I have a general/technical question regarding the ZwiftPower categories.
My understanding is that it is generally worked out by taking your average FTP from the last 3 races you did in the last 90 days. Based on this data it allocates your category based on the below. (Please correct me if I am wrong.)
- A+: 4.6w/kg and 300w FTP
- A: 4w/kg and 250w FTP
- B: 3.2w/kg and 200w FTP
- C: 2.5w/kg and 150w FTP
My question relates to weight and whether this skews the categories somewhat.
For example if you weigh between 50-60kg you could average between 4.3-5.0w/kg (depending on weight) and not have to upgrade to from A to B.
Similarly a rider in the same weight range could average 3.5-4.0w/kg (depending on weight) and not have to upgrade from C to B.
In both cases that is quite a few w/kg over the category limits but due to lower FTPs would not trigger a category upgrade.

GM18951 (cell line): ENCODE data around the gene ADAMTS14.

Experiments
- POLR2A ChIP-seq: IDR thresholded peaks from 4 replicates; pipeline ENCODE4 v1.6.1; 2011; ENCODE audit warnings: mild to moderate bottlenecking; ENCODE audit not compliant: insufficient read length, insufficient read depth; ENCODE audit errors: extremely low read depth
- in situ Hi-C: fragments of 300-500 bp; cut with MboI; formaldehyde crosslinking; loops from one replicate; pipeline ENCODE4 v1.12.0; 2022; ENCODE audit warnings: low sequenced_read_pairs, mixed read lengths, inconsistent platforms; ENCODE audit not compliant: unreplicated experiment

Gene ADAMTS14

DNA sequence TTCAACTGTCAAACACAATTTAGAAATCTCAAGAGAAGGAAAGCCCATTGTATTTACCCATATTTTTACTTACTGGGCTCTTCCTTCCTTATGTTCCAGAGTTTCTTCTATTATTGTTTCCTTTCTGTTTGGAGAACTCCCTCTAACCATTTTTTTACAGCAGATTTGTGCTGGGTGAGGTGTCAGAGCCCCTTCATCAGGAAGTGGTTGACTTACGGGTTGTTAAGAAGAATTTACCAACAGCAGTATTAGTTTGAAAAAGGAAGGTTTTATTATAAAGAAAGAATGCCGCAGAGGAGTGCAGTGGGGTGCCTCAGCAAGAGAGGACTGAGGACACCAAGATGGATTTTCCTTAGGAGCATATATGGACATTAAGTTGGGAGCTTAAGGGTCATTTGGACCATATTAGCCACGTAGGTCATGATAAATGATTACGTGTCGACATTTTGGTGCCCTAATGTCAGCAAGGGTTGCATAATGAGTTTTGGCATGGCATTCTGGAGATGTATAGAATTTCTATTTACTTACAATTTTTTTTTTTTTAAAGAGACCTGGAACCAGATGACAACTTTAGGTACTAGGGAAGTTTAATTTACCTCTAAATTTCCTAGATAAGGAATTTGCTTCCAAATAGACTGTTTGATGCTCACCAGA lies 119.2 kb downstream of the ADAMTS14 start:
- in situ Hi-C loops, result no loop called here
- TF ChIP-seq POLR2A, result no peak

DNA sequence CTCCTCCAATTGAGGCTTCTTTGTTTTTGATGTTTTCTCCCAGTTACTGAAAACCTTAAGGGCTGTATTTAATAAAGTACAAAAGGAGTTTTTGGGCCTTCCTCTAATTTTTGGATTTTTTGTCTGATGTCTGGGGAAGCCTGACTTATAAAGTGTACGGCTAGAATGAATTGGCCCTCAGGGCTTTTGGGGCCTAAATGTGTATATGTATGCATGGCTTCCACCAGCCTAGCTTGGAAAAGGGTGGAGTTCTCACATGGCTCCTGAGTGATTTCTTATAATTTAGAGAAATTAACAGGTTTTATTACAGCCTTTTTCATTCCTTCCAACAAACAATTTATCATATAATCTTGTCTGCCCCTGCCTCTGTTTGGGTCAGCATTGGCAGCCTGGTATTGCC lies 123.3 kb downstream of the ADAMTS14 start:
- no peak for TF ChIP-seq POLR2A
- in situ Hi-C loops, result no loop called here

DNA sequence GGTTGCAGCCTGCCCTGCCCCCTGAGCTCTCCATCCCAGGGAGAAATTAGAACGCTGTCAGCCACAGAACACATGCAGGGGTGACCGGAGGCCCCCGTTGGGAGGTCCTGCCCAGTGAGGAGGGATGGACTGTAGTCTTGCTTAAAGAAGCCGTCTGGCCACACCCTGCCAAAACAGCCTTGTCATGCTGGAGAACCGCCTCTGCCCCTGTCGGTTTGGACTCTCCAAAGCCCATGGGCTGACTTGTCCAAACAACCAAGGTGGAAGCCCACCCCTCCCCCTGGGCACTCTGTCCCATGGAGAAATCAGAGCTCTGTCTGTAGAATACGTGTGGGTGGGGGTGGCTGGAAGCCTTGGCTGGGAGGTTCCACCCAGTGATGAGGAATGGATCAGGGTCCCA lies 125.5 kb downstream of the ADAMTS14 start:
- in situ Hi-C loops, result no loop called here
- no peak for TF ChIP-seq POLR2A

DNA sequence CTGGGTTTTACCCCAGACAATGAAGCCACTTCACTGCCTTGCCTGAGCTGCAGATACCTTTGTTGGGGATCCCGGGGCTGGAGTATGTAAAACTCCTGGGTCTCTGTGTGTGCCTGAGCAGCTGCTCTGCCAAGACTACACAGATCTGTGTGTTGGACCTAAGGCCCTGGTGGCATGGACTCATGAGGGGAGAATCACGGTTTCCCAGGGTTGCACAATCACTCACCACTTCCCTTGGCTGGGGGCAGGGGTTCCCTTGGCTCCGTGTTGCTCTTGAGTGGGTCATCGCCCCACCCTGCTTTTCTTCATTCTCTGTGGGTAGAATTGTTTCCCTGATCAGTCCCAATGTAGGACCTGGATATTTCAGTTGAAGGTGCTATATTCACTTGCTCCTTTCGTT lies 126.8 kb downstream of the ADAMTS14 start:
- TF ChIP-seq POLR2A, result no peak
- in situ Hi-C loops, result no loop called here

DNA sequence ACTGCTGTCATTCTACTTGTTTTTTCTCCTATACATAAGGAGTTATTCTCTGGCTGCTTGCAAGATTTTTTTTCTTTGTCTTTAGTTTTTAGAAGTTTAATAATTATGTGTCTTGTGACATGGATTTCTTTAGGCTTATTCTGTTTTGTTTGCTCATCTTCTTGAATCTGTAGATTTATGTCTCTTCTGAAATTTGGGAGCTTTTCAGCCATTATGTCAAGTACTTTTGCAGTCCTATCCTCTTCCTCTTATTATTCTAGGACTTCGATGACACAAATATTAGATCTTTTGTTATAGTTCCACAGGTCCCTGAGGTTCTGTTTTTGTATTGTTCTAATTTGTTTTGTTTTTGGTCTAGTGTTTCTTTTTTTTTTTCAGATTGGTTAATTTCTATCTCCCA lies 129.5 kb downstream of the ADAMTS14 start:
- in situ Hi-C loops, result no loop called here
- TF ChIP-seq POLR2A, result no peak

Does that put all the heavier riders that have to keep their w/kg within category limits at a disadvantage? Or does the benefit of being able to put out more power correct that?
To me it seems a bit unfair to have some riders going significantly above category limits but not get upgraded.
So yes a 50kg rider doing 4.5w/kg will be doing 225w so therefore won’t be upgraded from B to A because he did not exceed the 250w minimum.
Yes, it would be better just to have a single 20-minutes W/kg limit, effectively combining both in a single measure.
But wherever the limit is set and however it is measured, somebody will be just over the threshold and claim to be hard done by. And others will game it somehow.
The Zwift categories are drawn at arbitrary lines that stand for nothing in reality. Whichever way you skin them, there will be examples where certain weight and power combinations will do well, and others will not, and open up an easy method for sandbagging - managing your output to stay in a category lower than you should so that you can get good results.